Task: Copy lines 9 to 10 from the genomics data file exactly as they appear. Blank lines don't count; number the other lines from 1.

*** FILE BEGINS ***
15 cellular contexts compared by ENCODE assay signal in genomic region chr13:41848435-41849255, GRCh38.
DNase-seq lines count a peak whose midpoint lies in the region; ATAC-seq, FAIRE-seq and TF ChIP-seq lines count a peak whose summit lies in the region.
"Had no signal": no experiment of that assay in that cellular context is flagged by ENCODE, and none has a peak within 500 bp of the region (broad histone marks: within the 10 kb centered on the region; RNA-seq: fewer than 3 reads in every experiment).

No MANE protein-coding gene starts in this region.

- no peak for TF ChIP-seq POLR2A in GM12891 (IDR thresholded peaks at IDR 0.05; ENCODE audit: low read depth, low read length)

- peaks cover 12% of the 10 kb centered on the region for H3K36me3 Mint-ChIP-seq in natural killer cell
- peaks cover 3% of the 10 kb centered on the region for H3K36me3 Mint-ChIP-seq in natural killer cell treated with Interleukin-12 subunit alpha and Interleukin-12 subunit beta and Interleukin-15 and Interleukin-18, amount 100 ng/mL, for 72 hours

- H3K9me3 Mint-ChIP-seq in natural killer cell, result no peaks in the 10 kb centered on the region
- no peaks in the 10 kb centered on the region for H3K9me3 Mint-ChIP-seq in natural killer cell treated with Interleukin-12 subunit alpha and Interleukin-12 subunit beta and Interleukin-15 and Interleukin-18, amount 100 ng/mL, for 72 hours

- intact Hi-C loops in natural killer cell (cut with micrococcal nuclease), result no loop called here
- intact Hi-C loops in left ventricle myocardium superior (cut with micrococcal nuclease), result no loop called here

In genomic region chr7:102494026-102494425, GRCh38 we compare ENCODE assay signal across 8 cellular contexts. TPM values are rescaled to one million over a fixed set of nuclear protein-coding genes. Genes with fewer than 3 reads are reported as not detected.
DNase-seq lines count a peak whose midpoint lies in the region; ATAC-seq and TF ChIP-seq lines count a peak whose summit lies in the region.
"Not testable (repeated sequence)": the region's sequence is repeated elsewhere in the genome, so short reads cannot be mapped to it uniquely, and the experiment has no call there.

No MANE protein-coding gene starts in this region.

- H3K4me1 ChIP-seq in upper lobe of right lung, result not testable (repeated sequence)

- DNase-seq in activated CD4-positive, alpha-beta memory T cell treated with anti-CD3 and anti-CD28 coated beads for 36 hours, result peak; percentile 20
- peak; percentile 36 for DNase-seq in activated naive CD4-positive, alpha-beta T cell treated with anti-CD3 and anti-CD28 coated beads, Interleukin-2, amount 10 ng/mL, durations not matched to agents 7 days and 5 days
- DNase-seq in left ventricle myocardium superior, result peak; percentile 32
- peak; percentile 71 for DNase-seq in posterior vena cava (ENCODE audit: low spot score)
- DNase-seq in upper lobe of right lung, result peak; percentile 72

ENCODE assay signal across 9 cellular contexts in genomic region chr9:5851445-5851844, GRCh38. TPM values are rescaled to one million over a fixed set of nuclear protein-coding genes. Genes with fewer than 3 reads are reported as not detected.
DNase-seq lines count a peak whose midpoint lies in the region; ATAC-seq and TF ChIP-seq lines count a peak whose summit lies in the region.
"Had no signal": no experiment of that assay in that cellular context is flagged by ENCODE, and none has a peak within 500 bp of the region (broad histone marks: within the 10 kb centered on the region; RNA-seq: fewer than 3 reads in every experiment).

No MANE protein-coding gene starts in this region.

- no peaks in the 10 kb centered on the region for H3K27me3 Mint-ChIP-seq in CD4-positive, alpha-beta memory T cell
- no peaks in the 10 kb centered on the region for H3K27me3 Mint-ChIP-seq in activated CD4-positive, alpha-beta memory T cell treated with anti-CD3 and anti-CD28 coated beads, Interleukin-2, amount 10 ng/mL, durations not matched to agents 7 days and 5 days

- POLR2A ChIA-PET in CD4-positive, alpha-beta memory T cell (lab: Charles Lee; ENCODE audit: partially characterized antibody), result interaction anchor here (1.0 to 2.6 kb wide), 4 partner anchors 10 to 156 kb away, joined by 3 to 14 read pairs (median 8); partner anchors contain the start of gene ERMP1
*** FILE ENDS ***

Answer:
- no peaks in the 10 kb centered on the region for H3K9me3 Mint-ChIP-seq in natural killer cell treated with Interleukin-12 subunit alpha and Interleukin-12 subunit beta and Interleukin-15 and Interleukin-18, amount 100 ng/mL, for 72 hours

- intact Hi-C loops in natural killer cell (cut with micrococcal nuclease), result no loop called here